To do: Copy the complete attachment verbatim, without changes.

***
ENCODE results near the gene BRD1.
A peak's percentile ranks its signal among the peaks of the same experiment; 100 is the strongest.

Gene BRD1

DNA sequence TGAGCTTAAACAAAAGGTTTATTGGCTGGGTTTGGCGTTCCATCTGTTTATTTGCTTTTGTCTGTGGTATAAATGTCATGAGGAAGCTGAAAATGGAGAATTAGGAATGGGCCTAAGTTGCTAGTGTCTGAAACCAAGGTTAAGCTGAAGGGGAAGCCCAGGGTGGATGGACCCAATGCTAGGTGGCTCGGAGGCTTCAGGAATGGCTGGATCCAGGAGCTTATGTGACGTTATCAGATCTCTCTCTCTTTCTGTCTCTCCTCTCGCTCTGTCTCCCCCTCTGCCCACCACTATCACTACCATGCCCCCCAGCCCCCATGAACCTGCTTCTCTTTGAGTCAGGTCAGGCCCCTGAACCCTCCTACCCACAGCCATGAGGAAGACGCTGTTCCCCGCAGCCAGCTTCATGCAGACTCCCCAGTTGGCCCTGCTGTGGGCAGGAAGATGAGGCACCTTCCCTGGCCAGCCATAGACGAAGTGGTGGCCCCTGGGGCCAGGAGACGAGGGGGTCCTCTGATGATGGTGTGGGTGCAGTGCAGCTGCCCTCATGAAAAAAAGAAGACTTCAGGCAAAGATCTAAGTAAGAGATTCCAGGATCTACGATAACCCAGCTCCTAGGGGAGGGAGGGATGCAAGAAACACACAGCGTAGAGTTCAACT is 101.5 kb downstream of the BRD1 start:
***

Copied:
ENCODE results near the gene BRD1.
A peak's percentile ranks its signal among the peaks of the same experiment; 100 is the strongest.

Gene BRD1

DNA sequence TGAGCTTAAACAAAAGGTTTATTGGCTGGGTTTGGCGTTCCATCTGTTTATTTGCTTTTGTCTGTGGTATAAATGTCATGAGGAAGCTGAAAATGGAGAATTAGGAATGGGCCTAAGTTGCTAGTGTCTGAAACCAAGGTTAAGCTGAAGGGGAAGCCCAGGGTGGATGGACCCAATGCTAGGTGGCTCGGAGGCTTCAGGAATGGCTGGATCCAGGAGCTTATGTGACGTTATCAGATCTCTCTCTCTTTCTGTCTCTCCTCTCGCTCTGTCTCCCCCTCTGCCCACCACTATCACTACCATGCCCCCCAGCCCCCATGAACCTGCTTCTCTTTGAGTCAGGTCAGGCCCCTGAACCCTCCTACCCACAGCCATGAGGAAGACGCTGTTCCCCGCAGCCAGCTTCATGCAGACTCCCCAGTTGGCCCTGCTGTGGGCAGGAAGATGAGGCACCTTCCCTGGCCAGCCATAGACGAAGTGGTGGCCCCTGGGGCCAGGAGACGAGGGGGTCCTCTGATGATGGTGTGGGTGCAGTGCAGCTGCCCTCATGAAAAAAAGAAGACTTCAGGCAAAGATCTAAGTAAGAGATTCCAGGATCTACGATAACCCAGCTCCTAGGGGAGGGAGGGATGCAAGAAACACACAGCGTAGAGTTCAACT is 101.5 kb downstream of the BRD1 start: